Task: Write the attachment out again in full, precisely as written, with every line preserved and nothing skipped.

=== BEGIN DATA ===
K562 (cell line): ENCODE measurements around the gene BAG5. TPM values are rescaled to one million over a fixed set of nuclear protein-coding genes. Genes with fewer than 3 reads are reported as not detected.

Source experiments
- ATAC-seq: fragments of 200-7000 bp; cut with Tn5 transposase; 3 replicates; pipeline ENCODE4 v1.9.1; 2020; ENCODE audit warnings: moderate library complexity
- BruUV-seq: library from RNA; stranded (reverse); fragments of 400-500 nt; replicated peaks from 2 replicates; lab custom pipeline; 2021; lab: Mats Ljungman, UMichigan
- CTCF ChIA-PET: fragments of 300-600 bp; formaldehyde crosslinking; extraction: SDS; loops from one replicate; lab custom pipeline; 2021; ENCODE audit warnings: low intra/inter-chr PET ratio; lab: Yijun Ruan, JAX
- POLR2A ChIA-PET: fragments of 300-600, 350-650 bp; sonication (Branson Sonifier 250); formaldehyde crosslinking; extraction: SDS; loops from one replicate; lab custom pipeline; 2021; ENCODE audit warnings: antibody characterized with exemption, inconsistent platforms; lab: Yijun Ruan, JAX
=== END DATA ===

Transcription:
K562 (cell line): ENCODE measurements around the gene BAG5. TPM values are rescaled to one million over a fixed set of nuclear protein-coding genes. Genes with fewer than 3 reads are reported as not detected.

Source experiments
- ATAC-seq: fragments of 200-7000 bp; cut with Tn5 transposase; 3 replicates; pipeline ENCODE4 v1.9.1; 2020; ENCODE audit warnings: moderate library complexity
- BruUV-seq: library from RNA; stranded (reverse); fragments of 400-500 nt; replicated peaks from 2 replicates; lab custom pipeline; 2021; lab: Mats Ljungman, UMichigan
- CTCF ChIA-PET: fragments of 300-600 bp; formaldehyde crosslinking; extraction: SDS; loops from one replicate; lab custom pipeline; 2021; ENCODE audit warnings: low intra/inter-chr PET ratio; lab: Yijun Ruan, JAX
- POLR2A ChIA-PET: fragments of 300-600, 350-650 bp; sonication (Branson Sonifier 250); formaldehyde crosslinking; extraction: SDS; loops from one replicate; lab custom pipeline; 2021; ENCODE audit warnings: antibody characterized with exemption, inconsistent platforms; lab: Yijun Ruan, JAX